More details as I find them.

4/7/11: While the Hawkins family is in the 1850 census, it’s not in the 1840. I know from Adaline’s death certificate that her dad, Richard Hawkins, was born in Baltimore, so it’s probably a fair guess that he and some measure of the family were freed during the 1840s.

The thought of poring through 10 years of wills filed in Baltimore County — even if filtered down to just the city — is a bit daunting. Baltimore was a thriving city, then as now. Although, sad to say, it seems the city and/or county didn’t track birth certificates until the turn of the century.

What’s old is new again

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One reason I’ve neglected the blog is because I’ve been knee-deep in home improvement. But it’s at a point where I was able to get things out of storage.

One box was full of treasures: old photos and family research! Found copies of death certificates, negatives of photo copies my mother had made, all sorts of stuff.

Maybe I can solve some mysteries now.

Ends and beginnings

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I finally got the death certificates today, for Adaline and James Marryatt, my second-great-grandparents. It took a while, but Alameda County came through. It occurs to me that I may be the first after four generations not to die in Alameda County. They got me at the front end, though.

It’s a sad end to James’ story. He died of ptomaine poisoning. Ironic, given that he was a cook most of his adult life. It’s rather disconcerting to see “Violent” written at the top of the form, I guess to classify the type of death. He died a year after the 1906 earthquake. It appears he lived in Oakland 12 years before his death, so I guess they fled foggy San Francisco around 1895. Adaline didn’t know much about her husband’s background: neither name nor birthplace of either of his parents.

Adaline died 16 years later, also in Oakland. Chronic nephritis — kidney disease — was the cause, and she was treated for it for nearly a year. But with this ending we have a beginning as well. Her mother, name unknown — as yet — was born in Maryland. Her father, one Mr. Hawkins, was born in Baltimore, Md. So now I know that Adaline Marryatt was born Adaline Hawkins on March 16, 1852 in Maryland.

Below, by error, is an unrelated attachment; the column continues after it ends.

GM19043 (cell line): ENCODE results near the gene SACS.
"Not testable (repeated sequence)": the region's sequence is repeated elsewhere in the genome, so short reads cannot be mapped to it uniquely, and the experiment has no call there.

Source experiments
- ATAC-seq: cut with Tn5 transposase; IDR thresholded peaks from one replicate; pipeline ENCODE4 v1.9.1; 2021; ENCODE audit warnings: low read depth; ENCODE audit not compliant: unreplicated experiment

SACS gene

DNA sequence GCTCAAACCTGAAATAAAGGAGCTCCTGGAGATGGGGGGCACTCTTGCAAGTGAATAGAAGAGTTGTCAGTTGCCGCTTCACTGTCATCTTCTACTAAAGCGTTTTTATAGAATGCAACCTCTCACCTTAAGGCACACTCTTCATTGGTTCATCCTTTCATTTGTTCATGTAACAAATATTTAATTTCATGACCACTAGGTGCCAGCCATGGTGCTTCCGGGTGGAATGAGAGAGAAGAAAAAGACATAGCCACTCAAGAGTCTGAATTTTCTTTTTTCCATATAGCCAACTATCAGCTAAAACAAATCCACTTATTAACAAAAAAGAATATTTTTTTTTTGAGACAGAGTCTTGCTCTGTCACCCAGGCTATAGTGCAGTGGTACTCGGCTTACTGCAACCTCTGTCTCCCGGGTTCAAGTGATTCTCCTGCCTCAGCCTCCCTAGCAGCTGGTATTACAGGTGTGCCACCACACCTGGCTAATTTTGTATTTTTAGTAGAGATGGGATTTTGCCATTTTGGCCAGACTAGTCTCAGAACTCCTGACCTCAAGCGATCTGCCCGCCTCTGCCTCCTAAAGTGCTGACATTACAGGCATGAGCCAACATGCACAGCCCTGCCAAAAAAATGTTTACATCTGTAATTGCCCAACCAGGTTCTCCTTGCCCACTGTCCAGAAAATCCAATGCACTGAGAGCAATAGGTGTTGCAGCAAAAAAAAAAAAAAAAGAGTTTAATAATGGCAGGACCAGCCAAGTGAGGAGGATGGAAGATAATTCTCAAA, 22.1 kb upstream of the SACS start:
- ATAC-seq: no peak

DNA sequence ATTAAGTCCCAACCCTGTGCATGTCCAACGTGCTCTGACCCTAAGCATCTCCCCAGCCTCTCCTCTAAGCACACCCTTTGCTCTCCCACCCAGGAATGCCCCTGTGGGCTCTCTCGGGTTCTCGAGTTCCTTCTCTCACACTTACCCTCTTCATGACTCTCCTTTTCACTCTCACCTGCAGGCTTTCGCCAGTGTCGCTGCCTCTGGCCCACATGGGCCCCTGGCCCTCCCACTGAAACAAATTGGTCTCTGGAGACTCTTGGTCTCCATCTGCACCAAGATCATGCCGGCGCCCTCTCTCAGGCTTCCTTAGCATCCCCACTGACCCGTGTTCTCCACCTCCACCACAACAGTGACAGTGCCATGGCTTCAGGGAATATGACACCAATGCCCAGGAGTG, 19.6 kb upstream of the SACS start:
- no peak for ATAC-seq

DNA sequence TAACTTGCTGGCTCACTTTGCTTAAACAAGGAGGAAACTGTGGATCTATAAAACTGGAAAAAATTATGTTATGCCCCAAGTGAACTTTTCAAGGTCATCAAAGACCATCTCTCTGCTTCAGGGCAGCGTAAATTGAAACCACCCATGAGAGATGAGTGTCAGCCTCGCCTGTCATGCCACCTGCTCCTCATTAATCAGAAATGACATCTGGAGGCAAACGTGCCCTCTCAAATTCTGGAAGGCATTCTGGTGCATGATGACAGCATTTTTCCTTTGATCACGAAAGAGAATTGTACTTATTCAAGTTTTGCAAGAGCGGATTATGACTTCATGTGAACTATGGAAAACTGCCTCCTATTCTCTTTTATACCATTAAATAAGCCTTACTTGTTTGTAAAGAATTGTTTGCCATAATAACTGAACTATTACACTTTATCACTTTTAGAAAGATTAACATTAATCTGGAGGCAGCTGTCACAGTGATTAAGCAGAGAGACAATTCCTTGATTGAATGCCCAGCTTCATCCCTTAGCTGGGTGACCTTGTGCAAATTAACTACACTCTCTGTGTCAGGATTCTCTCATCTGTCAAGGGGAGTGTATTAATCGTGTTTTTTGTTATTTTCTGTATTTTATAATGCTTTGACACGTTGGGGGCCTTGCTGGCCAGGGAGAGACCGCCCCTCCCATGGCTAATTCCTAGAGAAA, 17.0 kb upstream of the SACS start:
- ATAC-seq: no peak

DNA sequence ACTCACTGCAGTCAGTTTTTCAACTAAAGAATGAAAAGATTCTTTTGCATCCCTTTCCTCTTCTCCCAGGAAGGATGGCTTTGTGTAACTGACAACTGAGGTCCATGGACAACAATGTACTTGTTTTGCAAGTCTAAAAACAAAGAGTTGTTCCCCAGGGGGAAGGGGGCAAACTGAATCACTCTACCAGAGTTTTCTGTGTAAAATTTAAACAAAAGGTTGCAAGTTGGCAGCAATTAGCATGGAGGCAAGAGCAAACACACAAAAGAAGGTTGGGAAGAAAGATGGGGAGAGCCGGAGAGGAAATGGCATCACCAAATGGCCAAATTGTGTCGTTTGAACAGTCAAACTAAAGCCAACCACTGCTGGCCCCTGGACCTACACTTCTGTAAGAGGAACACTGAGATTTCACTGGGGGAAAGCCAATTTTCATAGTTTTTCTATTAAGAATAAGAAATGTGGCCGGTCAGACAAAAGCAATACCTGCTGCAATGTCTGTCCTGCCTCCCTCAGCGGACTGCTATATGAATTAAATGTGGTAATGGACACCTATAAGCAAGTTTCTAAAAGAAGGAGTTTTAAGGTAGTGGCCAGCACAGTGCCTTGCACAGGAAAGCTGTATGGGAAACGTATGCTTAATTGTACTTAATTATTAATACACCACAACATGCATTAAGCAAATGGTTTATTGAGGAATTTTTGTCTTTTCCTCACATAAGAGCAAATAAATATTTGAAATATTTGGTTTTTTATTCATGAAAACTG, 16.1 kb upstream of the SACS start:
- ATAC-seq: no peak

It’s a small state. Wish me luck in my snooping.

… A couple of hours later…

Indeed she was. And in the 1870 census, she and the rest of the Hawkins family were living in Charles County, somewhere near Bryantown, Maryland. Surprise to me (and perhaps a clue): Charles County is immediately south of Prince George’s County. Which I surely know, having spent my college years there, is right outside the District of Columbia. Today it would be part of the Beltway.

A likely scenario: James Marryatt accompanies Charles King to Washington on USGS business, probably in the early 1870s. He meets and courts the young Miss Hawkins. Now, there’s no marriage record that I can find in Charles County, where one would expect she’d marry. But this courter of hers … he’s older; he’s gallivanting across the country with some white man; he’s come there from California; and he’s not even American. Would you want your 20something-year-old daughter rmarrying the likes of him? Probably not. So: maybe they married in Washington? That’s a lot less daunting than the thought of anywhere between there and Nevada.

I now know her parents’ names: Ann and James Hawkins, both likely born in 1823, again in Maryland. Some siblings, too. Sadly, all this precise info is nearly worthless when it comes to the slave schedules. No matches, despite only four or five white families named Hawkins in Charles County (and yes, all from Bryantown).

Catching up

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I’ve been very neglectful. Have had a monster of a multimedia project at work, and what normally is my personal online time has gone toward work. But the project is done now, so here I am.

Thanks Mavis, for the Ancestor Approved Award! I am just now getting up to speed on this and will pass it along in short order. Would post the award image, but am having trouble uploading it.